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At the Crossroads of Development

Transnational Challenges to Developed and Developing Societies


Edited by Behar and Cuzán

The 10 articles assembled in this volume examine old problems and new opportunities in development that are associated with trade, communication, population distribution and migration, culture and institutions. They explore possibilities for and obstacles to technological and institutional transfers between developed and developing societies at a time when capitalism and democracy appear triumphant.
Points of convergence, parallel processes and equivalences in social problems and potential solutions across levels of development are noted. They point out that the hierarchy of the world economic system and indigenous cultures militate against the homogenization of the globe along Western lines.


Edited by Smith

With the resurgence of ethnic nationalism in Eastern Europe and the Soviet Union, the need to bring the study of ethnicity and nationalism more closely together has become even plainer. The views expressed here represent several of the main lines of enquiry in the current study of ethnicity and nationalism.
Anthony D. Smith, 'Ethnicity and Nationalism.'
James Mayall and Mark Simpson, 'Ethnicity is not Enough: Reflections on Protracted Secessionism in the Third World.'
Sammy Smooha and Theodor Hanf, 'The Diverse Modes of Conflict Regulation in Deeply Divided Societies.'
Walker Connor, 'The Nation and its Myth.'
Anthony D. Smith, Nationalism and the Historians.'
Sylvia Walby, 'Women and Nation.'
John Hutchinson, 'Moral Innovators and the Politics of Regeneration: the Distinctive Role of Cultural Nationalists in Nation Building.'
Donald L. Horowitz, 'Irredentas and Secessions: Adjacent Phenomena, Neglected Connections.'


Edited by Jabbra and Jabbra

Broadly speaking, we can view women and development as the empowerment of women in a Third World context. Accordingly, the question is whether women in the Middle East and North Africa benefit from development. If so, in what ways do they benefit? The essays in this volume survey a number of countries in the region to address these questions. The countries include Afghanistan, Palestine/Israel, Iran, Algeria, Iraq, Saudi Arabia, Morocco, and Egypt. There is also an introduction to the volume and a general essay on women and development. The authors themselves are an international group of social scientists specializing in the region.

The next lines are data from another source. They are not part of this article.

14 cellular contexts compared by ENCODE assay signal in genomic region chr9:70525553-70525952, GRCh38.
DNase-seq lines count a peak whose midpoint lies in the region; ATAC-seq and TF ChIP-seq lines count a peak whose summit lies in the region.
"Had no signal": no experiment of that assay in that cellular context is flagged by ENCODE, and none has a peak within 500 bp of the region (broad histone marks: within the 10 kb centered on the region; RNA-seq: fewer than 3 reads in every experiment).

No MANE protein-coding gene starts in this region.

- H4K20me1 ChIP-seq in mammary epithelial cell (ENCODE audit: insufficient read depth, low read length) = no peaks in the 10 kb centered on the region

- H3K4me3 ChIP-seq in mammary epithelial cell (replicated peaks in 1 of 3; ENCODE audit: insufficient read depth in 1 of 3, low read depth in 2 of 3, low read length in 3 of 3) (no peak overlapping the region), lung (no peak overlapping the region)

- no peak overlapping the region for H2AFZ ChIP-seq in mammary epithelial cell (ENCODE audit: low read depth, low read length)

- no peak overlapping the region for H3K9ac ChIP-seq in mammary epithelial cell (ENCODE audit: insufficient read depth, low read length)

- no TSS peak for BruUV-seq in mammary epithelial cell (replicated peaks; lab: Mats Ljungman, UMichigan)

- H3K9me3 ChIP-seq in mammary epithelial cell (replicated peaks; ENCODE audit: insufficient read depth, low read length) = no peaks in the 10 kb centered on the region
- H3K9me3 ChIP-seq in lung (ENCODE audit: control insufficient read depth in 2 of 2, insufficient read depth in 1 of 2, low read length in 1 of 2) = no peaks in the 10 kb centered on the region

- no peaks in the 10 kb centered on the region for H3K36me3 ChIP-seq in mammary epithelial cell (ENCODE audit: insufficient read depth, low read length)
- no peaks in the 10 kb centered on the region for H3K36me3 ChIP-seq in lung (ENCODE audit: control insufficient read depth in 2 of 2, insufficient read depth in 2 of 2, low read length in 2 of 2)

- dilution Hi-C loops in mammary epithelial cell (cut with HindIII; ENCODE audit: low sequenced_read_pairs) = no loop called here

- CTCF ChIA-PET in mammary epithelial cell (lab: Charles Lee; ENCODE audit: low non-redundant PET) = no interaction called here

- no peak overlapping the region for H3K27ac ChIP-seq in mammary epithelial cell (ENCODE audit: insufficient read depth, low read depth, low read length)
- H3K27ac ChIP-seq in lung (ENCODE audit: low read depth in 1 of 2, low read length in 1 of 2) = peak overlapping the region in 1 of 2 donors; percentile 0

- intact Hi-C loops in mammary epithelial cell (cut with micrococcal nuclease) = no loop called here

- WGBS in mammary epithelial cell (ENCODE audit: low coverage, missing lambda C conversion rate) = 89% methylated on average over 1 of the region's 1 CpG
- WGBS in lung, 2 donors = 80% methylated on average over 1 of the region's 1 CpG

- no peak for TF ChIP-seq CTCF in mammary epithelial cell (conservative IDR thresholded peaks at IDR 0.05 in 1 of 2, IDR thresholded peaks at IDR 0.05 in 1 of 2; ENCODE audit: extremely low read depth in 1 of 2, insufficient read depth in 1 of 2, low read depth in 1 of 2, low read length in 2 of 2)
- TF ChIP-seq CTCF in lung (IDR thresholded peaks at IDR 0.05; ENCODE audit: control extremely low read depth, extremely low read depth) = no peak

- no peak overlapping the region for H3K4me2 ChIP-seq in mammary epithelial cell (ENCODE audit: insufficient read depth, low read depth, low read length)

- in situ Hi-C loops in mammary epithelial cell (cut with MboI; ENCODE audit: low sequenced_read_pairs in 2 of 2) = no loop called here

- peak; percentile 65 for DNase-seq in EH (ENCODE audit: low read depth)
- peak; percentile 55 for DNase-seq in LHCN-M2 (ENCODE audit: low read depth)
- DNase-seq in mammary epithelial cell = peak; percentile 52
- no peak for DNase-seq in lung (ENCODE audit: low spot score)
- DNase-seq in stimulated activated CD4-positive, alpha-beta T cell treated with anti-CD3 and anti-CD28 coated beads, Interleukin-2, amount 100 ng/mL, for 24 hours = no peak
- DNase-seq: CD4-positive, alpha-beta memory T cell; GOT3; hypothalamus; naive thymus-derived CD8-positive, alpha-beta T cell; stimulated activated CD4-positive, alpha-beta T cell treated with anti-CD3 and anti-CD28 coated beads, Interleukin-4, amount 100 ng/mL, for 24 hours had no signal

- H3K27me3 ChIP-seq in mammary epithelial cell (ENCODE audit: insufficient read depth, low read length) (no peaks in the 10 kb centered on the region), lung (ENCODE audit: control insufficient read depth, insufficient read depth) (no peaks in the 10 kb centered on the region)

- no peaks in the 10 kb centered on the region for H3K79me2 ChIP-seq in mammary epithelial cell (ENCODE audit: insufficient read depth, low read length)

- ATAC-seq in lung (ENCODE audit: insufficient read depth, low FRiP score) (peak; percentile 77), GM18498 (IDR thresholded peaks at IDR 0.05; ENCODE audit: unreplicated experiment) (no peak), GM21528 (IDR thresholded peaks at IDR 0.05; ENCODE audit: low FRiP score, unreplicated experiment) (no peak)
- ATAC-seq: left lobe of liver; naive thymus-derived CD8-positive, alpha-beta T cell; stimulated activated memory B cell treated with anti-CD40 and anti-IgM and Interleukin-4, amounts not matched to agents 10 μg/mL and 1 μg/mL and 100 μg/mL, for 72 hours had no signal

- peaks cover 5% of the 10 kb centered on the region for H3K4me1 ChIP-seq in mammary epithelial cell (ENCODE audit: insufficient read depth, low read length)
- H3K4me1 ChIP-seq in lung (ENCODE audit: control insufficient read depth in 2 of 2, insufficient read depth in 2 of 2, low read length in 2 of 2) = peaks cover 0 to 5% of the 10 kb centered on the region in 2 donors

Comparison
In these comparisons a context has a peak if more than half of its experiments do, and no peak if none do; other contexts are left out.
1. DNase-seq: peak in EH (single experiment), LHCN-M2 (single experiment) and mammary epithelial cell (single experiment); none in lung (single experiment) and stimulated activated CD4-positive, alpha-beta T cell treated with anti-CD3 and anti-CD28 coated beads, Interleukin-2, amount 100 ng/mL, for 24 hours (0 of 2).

Third World Workers

Comparative International Labour Studies


Edited by Gutkind

Explaining Criminal Behaviour

Interdisciplinary Approaches

Edited by Buikhuisen and Mednick


Edited by Clark and Lemco

A new phenomenon in the past several decades has been the steady growth of the role of the state in both political and economic life throughout the developing world. This is largely the result of political leaders becoming increasingly involved in economic affairs and thereby using the state apparatus as an instrument to achieve politically- defined, economic objectives. Stronge developmentalist states, hence, have come to be seen as playing a central role in promoting economic growth and socio-cultural change. This collection of essays, however, raises a series of caveats about the idea that strong states promote development by exploring several case studies, including Algeria, Malaysia, South Korea, Venezuela and Taiwan.

The Many Faces of Development

A Debate in Seven Lectures

Edited by van Nieuwenhuijze

The Arab world

Dynamics of development


Edited by Abu-Laban and McIrvin Abu-Laban